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WRESTLING COLUMNS

Bob Holly: How Do You Like Him Now"
September 1, 2005 by Dan Clark


The Alabama native was born on January 29th 1963 in a town called Talladega as Robert William Howard. A young boy, Robert watched the larger than life characters of the sport collide in the ring and dreamed of one day becoming a professional wrestler. As the years passed by he became more and more "obsessed with wrestling". So obsessed that by the time he was 19 he set out to become a professional wrestler.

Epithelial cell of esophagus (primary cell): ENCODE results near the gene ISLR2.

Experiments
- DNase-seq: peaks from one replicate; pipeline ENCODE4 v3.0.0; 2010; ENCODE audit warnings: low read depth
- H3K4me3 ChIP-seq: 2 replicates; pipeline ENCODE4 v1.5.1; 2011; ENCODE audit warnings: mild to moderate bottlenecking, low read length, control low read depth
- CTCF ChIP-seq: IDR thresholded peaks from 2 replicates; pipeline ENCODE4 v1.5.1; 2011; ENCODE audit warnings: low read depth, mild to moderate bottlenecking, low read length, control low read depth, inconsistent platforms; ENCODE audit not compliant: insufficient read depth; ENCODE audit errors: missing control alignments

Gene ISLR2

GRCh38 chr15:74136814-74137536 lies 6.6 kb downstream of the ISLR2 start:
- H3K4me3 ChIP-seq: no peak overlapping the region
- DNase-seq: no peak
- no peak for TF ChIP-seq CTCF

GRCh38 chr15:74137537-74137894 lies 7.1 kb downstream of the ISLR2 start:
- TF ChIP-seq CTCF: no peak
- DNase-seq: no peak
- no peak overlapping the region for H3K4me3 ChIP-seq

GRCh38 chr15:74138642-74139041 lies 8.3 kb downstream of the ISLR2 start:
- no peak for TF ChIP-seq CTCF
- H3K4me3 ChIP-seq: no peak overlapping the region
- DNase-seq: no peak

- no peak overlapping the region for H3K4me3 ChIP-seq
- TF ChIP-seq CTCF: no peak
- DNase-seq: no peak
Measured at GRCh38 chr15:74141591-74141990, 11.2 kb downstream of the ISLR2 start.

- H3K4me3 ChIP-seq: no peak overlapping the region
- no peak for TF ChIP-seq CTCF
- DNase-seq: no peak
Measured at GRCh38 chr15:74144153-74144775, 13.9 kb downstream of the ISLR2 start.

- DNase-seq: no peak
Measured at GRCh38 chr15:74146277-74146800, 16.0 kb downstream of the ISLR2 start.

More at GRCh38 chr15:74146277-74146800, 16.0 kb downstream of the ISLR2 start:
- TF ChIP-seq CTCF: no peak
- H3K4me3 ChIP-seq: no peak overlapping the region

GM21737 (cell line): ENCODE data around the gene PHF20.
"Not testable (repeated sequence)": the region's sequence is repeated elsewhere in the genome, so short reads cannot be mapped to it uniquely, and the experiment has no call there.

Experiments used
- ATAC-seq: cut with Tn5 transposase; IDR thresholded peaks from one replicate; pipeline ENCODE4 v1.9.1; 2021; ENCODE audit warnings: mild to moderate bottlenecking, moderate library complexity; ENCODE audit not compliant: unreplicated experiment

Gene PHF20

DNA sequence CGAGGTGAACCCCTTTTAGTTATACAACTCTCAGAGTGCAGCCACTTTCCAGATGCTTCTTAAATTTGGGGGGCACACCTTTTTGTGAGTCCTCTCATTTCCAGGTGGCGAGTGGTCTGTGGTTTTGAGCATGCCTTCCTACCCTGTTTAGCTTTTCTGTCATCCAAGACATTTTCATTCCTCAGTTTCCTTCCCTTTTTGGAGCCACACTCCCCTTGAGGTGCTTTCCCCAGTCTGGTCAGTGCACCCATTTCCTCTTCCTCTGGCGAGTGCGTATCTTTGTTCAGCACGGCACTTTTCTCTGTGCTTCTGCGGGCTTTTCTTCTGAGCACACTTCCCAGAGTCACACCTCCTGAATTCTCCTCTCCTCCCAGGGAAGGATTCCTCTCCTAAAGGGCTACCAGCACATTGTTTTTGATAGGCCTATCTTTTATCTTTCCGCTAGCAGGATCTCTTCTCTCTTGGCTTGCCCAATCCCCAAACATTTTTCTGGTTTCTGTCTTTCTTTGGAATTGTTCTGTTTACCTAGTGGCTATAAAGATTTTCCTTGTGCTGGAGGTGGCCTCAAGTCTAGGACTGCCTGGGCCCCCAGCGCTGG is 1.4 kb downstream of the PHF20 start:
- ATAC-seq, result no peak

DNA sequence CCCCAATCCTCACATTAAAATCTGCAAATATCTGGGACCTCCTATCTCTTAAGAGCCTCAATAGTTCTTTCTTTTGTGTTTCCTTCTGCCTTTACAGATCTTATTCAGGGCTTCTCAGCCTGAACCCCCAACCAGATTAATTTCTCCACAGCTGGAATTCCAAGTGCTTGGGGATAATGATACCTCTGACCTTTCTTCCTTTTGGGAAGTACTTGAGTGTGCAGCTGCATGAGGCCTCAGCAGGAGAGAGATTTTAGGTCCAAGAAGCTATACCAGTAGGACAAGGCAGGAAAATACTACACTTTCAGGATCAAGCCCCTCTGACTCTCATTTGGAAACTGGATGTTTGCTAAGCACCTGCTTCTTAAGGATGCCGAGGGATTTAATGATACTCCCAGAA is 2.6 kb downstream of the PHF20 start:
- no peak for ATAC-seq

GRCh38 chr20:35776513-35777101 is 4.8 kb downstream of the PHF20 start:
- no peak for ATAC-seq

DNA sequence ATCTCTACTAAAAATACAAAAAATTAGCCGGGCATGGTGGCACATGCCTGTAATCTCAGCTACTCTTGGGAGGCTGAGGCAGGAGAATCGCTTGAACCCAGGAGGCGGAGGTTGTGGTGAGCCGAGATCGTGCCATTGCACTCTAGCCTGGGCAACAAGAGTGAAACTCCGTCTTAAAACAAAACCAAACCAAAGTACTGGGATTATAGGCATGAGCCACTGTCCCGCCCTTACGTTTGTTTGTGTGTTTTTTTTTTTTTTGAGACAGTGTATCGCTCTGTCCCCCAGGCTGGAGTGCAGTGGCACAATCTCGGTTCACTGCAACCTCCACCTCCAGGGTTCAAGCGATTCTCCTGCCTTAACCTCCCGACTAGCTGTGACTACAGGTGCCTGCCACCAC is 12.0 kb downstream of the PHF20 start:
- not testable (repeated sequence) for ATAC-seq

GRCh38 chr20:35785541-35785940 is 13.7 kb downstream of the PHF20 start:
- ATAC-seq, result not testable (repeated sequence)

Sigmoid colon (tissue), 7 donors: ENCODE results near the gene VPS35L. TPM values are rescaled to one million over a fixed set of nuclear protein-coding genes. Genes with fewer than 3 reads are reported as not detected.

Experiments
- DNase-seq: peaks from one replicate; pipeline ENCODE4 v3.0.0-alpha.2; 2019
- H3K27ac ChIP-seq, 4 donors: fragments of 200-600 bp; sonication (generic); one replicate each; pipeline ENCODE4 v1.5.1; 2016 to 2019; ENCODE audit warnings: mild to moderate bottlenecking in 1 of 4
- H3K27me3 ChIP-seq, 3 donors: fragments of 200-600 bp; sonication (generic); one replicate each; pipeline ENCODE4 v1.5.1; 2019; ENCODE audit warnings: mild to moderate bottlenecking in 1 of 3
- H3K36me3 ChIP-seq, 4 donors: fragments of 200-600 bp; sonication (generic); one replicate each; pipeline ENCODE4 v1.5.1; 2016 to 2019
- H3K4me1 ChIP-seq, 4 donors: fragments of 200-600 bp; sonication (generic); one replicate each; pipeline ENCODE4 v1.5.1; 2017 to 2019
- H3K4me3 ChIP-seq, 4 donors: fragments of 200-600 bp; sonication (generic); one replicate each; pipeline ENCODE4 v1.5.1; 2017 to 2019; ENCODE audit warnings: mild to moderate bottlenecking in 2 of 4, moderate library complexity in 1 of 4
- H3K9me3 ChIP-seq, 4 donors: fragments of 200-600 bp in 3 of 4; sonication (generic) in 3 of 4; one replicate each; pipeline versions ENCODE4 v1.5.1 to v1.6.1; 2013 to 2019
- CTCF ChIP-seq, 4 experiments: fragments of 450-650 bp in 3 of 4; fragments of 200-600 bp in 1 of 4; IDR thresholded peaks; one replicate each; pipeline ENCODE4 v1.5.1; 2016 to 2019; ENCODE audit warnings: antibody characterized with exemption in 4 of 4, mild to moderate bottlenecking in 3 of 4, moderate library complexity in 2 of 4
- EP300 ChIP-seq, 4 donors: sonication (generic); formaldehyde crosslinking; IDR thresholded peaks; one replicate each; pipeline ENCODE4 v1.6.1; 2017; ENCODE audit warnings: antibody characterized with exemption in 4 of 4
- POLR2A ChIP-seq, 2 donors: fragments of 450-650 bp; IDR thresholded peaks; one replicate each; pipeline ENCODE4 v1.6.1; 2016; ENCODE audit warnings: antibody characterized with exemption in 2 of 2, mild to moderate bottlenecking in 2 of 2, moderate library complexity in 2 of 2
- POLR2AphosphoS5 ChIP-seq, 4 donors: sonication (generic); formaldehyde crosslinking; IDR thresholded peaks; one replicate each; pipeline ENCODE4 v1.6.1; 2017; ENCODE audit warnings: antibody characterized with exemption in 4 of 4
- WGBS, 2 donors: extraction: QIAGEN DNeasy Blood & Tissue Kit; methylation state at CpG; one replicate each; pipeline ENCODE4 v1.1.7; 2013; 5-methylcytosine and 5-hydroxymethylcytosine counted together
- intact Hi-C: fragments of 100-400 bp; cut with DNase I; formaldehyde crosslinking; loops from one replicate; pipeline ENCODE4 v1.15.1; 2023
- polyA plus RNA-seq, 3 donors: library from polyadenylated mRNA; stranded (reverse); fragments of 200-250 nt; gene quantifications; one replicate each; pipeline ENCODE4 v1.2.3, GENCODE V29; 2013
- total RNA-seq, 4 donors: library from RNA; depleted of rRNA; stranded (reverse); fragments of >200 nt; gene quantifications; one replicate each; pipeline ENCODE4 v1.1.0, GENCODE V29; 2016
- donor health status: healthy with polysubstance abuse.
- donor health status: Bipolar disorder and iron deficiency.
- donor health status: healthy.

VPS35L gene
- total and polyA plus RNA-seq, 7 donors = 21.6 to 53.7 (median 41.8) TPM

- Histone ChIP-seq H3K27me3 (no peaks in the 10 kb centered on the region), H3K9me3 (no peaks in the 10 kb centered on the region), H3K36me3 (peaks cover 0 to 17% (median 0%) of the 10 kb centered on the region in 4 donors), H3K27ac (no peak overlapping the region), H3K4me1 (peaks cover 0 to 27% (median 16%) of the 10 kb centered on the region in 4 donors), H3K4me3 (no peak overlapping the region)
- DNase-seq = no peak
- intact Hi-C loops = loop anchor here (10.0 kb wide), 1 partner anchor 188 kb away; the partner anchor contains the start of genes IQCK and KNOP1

With a car and a dream, Robert learned quickly that the business was built on respect and trust. More importantly however he learned that he wasn't given these merits, he had to earn them. Robert started by doing odd jobs here and there. Barely making enough money to feed his hunger let alone his dream. Enough was enough and he had to get back to some sort of normality. He became a welder and made enough money to live properly and pursue his dream. He realized that becoming a wrestler wasn't going to happen overnight, years of shaping his training around his job made him mentally and physically stronger than he had ever been before. 8 years after starting his quest he was beginning to make money on the independent scene. He left his job as a welder in 1990 and began to get frequent bookings. He was starting to live his dream, but more was still to come.